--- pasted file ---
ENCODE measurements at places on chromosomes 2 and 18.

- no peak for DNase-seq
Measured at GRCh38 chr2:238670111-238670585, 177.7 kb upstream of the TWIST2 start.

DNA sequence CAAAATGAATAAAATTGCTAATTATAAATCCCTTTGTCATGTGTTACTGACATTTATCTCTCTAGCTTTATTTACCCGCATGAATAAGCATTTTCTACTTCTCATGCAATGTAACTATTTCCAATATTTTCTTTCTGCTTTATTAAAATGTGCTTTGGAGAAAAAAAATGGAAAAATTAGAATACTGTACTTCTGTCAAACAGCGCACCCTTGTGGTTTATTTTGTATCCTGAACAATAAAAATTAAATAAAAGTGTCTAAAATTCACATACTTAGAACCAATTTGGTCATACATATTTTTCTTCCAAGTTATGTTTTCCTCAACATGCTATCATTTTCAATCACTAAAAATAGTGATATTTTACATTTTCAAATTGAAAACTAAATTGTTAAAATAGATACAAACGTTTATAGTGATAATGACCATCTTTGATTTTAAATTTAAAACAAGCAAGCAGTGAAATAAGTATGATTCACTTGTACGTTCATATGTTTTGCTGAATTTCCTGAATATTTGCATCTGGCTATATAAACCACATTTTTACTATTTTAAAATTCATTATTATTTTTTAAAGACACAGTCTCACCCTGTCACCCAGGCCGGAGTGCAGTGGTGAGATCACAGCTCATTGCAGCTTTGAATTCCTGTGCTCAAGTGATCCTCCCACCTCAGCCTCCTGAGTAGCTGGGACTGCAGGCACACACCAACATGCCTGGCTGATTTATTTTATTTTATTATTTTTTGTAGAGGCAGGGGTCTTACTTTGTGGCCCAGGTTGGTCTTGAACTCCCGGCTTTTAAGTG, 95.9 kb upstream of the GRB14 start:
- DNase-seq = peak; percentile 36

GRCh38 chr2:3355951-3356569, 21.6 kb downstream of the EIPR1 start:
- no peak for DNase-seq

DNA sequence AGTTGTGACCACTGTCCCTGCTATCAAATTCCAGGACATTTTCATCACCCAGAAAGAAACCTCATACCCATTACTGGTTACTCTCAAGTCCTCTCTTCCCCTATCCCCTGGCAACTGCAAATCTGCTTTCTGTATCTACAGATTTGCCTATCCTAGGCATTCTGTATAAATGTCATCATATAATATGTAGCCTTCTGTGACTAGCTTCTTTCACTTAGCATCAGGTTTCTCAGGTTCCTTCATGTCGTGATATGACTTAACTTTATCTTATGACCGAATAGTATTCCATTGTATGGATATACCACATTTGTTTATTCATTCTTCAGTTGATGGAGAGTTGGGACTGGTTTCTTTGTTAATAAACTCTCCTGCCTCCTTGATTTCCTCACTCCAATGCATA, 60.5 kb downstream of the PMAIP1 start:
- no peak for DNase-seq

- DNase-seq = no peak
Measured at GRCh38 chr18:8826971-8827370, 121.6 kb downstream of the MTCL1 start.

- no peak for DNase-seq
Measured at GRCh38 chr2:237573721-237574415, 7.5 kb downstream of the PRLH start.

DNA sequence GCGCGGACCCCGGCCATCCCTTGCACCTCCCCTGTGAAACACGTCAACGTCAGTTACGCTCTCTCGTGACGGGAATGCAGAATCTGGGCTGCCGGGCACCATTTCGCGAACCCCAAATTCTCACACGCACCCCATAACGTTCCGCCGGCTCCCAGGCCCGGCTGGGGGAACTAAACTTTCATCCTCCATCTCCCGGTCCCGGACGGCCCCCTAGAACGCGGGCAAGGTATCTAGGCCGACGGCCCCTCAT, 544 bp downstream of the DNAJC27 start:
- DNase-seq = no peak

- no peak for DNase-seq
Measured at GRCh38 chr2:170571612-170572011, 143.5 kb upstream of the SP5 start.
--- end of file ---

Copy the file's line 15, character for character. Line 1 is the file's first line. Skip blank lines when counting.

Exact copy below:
- DNase-seq = no peak